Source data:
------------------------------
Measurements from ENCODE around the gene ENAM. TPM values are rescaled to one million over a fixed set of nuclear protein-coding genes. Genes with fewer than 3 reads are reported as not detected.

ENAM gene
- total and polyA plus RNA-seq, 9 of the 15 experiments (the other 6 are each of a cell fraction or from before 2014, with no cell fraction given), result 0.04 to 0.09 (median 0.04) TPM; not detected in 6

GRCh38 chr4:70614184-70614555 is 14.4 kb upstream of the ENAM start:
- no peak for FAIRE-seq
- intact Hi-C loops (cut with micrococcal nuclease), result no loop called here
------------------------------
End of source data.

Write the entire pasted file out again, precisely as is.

Measurements from ENCODE around the gene ENAM. TPM values are rescaled to one million over a fixed set of nuclear protein-coding genes. Genes with fewer than 3 reads are reported as not detected.

ENAM gene
- total and polyA plus RNA-seq, 9 of the 15 experiments (the other 6 are each of a cell fraction or from before 2014, with no cell fraction given), result 0.04 to 0.09 (median 0.04) TPM; not detected in 6

GRCh38 chr4:70614184-70614555 is 14.4 kb upstream of the ENAM start:
- no peak for FAIRE-seq
- intact Hi-C loops (cut with micrococcal nuclease), result no loop called here